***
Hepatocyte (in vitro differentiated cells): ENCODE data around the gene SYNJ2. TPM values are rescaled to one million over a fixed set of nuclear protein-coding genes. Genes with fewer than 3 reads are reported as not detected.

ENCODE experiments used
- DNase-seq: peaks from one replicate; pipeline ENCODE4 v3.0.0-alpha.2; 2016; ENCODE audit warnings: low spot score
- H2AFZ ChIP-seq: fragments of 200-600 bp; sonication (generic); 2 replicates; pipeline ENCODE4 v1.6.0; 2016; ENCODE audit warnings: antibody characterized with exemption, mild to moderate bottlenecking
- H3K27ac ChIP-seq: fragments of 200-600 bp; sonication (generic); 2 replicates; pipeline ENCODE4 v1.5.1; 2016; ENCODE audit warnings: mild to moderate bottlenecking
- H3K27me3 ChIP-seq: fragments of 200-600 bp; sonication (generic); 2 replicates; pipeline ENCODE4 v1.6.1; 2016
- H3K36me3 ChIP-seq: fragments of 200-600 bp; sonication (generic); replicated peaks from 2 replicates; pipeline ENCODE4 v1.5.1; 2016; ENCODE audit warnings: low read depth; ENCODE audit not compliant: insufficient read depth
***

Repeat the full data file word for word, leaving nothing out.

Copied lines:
Hepatocyte (in vitro differentiated cells): ENCODE data around the gene SYNJ2. TPM values are rescaled to one million over a fixed set of nuclear protein-coding genes. Genes with fewer than 3 reads are reported as not detected.

ENCODE experiments used
- DNase-seq: peaks from one replicate; pipeline ENCODE4 v3.0.0-alpha.2; 2016; ENCODE audit warnings: low spot score
- H2AFZ ChIP-seq: fragments of 200-600 bp; sonication (generic); 2 replicates; pipeline ENCODE4 v1.6.0; 2016; ENCODE audit warnings: antibody characterized with exemption, mild to moderate bottlenecking
- H3K27ac ChIP-seq: fragments of 200-600 bp; sonication (generic); 2 replicates; pipeline ENCODE4 v1.5.1; 2016; ENCODE audit warnings: mild to moderate bottlenecking
- H3K27me3 ChIP-seq: fragments of 200-600 bp; sonication (generic); 2 replicates; pipeline ENCODE4 v1.6.1; 2016
- H3K36me3 ChIP-seq: fragments of 200-600 bp; sonication (generic); replicated peaks from 2 replicates; pipeline ENCODE4 v1.5.1; 2016; ENCODE audit warnings: low read depth; ENCODE audit not compliant: insufficient read depth